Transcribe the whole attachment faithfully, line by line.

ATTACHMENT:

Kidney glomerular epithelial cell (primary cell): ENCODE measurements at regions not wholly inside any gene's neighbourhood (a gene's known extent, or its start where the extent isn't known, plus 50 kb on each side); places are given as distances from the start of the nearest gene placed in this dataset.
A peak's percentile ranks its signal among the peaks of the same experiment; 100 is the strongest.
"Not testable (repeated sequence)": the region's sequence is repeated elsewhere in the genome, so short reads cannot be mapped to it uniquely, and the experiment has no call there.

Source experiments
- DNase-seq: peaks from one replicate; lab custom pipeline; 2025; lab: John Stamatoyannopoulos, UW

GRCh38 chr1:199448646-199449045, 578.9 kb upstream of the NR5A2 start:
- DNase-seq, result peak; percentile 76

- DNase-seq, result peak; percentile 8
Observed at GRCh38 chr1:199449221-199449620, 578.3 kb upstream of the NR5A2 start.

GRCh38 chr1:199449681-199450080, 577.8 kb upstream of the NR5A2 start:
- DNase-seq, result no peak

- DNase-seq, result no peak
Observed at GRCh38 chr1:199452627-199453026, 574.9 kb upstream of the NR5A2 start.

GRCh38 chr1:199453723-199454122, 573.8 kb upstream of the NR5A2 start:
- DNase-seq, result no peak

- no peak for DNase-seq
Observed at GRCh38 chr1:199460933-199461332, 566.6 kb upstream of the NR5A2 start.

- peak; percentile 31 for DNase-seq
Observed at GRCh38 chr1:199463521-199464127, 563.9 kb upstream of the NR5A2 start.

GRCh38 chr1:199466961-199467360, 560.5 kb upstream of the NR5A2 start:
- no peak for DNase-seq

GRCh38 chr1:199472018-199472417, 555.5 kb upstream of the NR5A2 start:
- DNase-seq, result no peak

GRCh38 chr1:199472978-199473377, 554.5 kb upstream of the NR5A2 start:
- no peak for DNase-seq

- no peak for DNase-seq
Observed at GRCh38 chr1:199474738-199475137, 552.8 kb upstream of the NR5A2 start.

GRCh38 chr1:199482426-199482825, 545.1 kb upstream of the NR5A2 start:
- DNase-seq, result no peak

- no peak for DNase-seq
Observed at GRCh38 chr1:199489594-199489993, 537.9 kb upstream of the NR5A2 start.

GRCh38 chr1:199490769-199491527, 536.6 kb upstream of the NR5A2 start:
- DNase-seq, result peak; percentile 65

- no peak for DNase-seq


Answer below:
Kidney glomerular epithelial cell (primary cell): ENCODE measurements at regions not wholly inside any gene's neighbourhood (a gene's known extent, or its start where the extent isn't known, plus 50 kb on each side); places are given as distances from the start of the nearest gene placed in this dataset.
A peak's percentile ranks its signal among the peaks of the same experiment; 100 is the strongest.
"Not testable (repeated sequence)": the region's sequence is repeated elsewhere in the genome, so short reads cannot be mapped to it uniquely, and the experiment has no call there.

Source experiments
- DNase-seq: peaks from one replicate; lab custom pipeline; 2025; lab: John Stamatoyannopoulos, UW

GRCh38 chr1:199448646-199449045, 578.9 kb upstream of the NR5A2 start:
- DNase-seq, result peak; percentile 76

- DNase-seq, result peak; percentile 8
Observed at GRCh38 chr1:199449221-199449620, 578.3 kb upstream of the NR5A2 start.

GRCh38 chr1:199449681-199450080, 577.8 kb upstream of the NR5A2 start:
- DNase-seq, result no peak

- DNase-seq, result no peak
Observed at GRCh38 chr1:199452627-199453026, 574.9 kb upstream of the NR5A2 start.

GRCh38 chr1:199453723-199454122, 573.8 kb upstream of the NR5A2 start:
- DNase-seq, result no peak

- no peak for DNase-seq
Observed at GRCh38 chr1:199460933-199461332, 566.6 kb upstream of the NR5A2 start.

- peak; percentile 31 for DNase-seq
Observed at GRCh38 chr1:199463521-199464127, 563.9 kb upstream of the NR5A2 start.

GRCh38 chr1:199466961-199467360, 560.5 kb upstream of the NR5A2 start:
- no peak for DNase-seq

GRCh38 chr1:199472018-199472417, 555.5 kb upstream of the NR5A2 start:
- DNase-seq, result no peak

GRCh38 chr1:199472978-199473377, 554.5 kb upstream of the NR5A2 start:
- no peak for DNase-seq

- no peak for DNase-seq
Observed at GRCh38 chr1:199474738-199475137, 552.8 kb upstream of the NR5A2 start.

GRCh38 chr1:199482426-199482825, 545.1 kb upstream of the NR5A2 start:
- DNase-seq, result no peak

- no peak for DNase-seq
Observed at GRCh38 chr1:199489594-199489993, 537.9 kb upstream of the NR5A2 start.

GRCh38 chr1:199490769-199491527, 536.6 kb upstream of the NR5A2 start:
- DNase-seq, result peak; percentile 65

- no peak for DNase-seq